This page contains leopard seal facts for kids (and adults). This animal is part of the Active Wild Online Zoo: information, pictures and videos of all your favorite animals!
Leopard Seal Quick Facts
- Other Name(s): Sea leopard
- Scientific Name: Hydrurga leptonyx
- Type of Animal: Mammal
- Animal Family: Phocidae (the earless, or ‘true seal’ family)
- Where Found: Mainly along the Antarctic coast
- Life Span: Up to 26 years
- Length: 2.4-3.5m (7.9-11.6ft)
- Weight: 200-600kgs (440-1,320lbs)
- Conservation Status: Least Concern
- Other interesting leopard seal facts: Leopard seals not only prey on penguins, but also on other seals!
Video: See A Leopard Seal In The Wild
You can see amazing footage of a leopard seal in the wild in the video below:
Leopard Seal Facts: Introduction
The scientific name for the leopard seal is Hydruga leptonyx which literally translates as “small clawed water worker”. The leopard seal lives in the cold waters of the Antarctic region, although some young seals travel further north to the southern coastlines of Australia or New Zealand. Leopard seals are solitary creatures, spending most of their lives alone.
- You can find out more about Antarctica here: Antarctica Facts.
How to Recognize A Leopard Seal
The leopard seal is a large, muscular animal. It has a dark grey or black back and pale grey undersides. Its body is covered with distinctive, leopard-like black spots, which is how it got its name. Females are slightly longer and heavier than males.
Young leopard seals are known as pups. Pups have a soft, thick coat with a dark stripe on the back and a light grey colored stomach with some black spots.
What Do Leopard Seals Eat?
Leopard seals have a varied diet. Young leopard seals eat krill, squid and fish. Larger leopard seals eat krill (estimated 45% of diet), other seals (30%), penguins (10%) and fish (10%).
The Leopard Seal is an Excellent Swimmer
The leopard seal has very large fore-flippers, making it a fast and graceful swimmer, but clumsy on land. It spends the majority of its life in the water.
Whereas other seal species swim by moving their rear ends from side to side, the leopard seal also uses long, powerful, simultaneous strokes of its fore-flippers.
The leopard seal can dive for up to 15 minutes at a time before coming back up for air. It can swim at speeds of up to 25mph (40km/h).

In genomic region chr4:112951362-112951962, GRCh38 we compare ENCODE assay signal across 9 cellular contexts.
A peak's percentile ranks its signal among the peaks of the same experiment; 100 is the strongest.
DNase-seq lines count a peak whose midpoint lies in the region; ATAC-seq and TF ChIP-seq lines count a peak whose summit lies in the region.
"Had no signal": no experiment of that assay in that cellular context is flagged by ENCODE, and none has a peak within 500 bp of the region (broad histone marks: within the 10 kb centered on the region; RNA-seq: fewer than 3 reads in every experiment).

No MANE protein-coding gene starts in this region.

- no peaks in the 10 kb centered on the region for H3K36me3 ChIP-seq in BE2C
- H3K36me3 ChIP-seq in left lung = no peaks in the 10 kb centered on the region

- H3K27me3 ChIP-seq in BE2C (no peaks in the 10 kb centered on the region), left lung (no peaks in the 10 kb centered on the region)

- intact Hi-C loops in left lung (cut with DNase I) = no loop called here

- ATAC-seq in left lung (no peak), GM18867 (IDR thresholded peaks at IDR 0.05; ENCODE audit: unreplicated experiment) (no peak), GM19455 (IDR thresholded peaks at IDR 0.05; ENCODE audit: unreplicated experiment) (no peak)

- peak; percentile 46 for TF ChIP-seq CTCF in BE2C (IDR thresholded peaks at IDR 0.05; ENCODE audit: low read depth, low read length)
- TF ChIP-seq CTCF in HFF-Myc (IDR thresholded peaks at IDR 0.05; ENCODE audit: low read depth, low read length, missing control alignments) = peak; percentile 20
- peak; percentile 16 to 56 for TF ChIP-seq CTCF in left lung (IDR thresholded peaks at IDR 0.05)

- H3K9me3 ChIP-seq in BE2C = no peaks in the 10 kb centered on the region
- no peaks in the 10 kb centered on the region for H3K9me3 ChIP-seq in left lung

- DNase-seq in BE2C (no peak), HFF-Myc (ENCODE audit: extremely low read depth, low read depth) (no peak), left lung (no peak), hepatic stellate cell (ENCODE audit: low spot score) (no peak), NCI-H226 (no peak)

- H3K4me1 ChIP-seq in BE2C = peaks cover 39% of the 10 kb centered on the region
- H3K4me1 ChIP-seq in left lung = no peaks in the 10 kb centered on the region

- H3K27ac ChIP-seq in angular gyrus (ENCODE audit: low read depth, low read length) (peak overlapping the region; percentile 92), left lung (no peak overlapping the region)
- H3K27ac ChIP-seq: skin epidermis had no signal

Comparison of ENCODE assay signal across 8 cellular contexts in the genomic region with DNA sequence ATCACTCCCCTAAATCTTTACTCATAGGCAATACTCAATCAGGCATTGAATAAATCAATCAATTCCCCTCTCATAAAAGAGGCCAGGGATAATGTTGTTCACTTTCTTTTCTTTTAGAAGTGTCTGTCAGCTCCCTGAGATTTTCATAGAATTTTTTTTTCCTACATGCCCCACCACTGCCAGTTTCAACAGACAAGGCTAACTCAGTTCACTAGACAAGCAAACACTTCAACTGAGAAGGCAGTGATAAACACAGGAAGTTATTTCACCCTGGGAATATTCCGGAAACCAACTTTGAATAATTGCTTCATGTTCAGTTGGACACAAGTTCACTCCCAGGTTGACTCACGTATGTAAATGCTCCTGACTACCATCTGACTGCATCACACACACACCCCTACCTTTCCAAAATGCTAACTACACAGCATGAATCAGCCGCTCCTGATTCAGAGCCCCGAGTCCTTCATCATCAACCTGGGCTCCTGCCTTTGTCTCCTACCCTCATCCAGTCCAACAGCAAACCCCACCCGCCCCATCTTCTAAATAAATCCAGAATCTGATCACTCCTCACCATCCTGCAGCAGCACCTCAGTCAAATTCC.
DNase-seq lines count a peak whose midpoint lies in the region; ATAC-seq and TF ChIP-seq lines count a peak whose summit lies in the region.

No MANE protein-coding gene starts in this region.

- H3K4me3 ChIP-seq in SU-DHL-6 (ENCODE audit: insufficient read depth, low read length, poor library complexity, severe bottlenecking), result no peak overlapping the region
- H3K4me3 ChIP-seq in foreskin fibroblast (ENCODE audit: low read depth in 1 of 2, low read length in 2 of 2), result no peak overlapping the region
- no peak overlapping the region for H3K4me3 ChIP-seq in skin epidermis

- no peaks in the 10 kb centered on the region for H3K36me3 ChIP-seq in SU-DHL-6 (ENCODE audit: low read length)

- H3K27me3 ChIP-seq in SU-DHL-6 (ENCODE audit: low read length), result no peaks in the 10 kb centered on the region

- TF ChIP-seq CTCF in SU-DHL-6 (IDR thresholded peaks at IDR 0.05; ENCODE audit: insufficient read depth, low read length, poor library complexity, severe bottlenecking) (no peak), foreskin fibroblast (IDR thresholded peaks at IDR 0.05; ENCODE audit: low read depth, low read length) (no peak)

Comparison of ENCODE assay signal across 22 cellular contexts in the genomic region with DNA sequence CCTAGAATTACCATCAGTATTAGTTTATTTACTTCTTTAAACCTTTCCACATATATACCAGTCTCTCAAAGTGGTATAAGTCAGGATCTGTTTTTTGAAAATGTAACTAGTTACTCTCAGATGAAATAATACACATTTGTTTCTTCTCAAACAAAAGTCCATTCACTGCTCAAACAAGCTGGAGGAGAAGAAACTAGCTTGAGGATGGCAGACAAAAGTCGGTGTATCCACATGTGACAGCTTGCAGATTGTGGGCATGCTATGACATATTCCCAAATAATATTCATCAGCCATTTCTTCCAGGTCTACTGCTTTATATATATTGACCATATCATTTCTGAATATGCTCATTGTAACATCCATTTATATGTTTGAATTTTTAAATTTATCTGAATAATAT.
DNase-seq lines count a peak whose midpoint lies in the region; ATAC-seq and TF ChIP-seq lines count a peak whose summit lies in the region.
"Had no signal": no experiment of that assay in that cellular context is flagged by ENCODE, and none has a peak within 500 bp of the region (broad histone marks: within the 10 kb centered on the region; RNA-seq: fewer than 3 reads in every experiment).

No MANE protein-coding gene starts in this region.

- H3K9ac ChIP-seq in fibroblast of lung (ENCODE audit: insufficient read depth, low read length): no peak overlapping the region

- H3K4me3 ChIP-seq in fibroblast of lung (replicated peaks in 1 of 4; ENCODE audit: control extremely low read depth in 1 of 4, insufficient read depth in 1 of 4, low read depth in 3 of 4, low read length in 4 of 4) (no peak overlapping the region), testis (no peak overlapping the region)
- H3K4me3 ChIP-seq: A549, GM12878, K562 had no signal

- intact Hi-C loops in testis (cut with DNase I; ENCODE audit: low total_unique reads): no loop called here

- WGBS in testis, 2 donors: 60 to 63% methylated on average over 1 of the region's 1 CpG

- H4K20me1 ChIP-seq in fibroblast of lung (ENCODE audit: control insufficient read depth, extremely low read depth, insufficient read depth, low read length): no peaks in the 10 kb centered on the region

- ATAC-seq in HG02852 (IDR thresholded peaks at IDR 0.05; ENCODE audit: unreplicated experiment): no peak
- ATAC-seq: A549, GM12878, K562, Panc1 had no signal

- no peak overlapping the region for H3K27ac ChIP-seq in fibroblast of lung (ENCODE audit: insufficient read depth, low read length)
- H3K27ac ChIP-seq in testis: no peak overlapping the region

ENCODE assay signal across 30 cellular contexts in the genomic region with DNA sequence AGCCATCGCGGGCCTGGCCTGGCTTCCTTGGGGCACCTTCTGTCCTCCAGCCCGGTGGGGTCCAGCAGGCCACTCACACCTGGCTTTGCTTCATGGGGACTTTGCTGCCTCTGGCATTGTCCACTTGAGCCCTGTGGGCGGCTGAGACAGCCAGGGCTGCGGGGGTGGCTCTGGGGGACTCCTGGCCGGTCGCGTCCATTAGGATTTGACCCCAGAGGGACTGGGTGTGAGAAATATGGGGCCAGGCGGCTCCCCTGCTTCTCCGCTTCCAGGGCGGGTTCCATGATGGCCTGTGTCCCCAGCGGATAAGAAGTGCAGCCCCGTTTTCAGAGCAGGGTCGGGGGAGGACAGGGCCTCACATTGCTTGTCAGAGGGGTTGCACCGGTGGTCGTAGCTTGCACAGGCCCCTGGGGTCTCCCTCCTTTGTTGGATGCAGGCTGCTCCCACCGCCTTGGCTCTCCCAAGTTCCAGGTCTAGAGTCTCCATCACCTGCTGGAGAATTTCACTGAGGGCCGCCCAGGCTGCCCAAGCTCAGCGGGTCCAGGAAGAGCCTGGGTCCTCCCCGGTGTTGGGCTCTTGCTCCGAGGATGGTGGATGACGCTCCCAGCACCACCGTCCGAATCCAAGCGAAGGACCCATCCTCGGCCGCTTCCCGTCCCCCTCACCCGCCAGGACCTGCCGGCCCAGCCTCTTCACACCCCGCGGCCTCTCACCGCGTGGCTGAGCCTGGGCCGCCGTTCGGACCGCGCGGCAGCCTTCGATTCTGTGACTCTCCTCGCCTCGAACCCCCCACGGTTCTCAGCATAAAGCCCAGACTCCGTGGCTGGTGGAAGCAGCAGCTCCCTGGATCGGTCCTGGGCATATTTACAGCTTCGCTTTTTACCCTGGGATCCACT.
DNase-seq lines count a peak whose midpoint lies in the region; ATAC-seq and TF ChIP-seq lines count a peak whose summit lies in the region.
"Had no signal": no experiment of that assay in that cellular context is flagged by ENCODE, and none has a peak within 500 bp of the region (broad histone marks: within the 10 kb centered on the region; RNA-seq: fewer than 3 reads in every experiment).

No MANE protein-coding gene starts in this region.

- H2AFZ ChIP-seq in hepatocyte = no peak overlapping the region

The male leopard seal spends long periods of time ‘singing’ under the water. These vocalizations have been recorded by scientists. It is thought leopard seals sing underwater in an attempt to attract a mate.
Females become mature between 3 and 7 years, while males reach maturity a little later at 6 or 7 years. The males and females come together for the mating season between November and February.
Female leopard seals are pregnant for 11 months. They usually give birth to one pup, which will be a whopping 1m long and up to 32kg in weight!
When the pup is born, the mother and pup live on a large floating chunk of ice. The mother digs a den in the ice to keep the pup warm and protected. She will nurse the pup with her own milk, which is high in fat and very nutritious. After one month the pup is ready to start hunting in the water.
How Do Leopard Seals Keep Warm?
Leopard seals are insulated from the freezing cold waters by a thick layer of body fat known as “blubber”. Young seals have a layer of water repellent fur to help keep them warm, until they grow a sufficient layer of body fat.
If the skin is damaged it loses heat very quickly. A leopard seal’s skin can easily be damaged by the constant swimming or by crossing over the rough ice. Therefore once a year, leopard seals go through a molting process. This means they shed their damaged outer skin and produce a brand new one to help keep them warm!
Are Leopard Seals Endangered?
No, leopard seals are not endangered. They are currently rated under “Least Concern” by the IUCN.
Leopard Seal Questions
Q1. What does the leopard seal’s scientific name, Hydrurga leptonyx, mean?
- a) Large footed water leopard
- b) Small faced water worker
- c) Small clawed water worker
Q2. Complete the sentence: Leopard Seals usually live…?
- a) in large groups, with 30 other seals.
- b) alone; they are solitary creatures.
- c) in small groups, with around 5 other seals.
Q3. What is the name of the seal’s thick layer of body fat?
- a) Rubber
- b) Blubber
- c) Tubber
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Leopard Seal Facts For Kids: Answers
Q1) c, Q2) b, Q3) b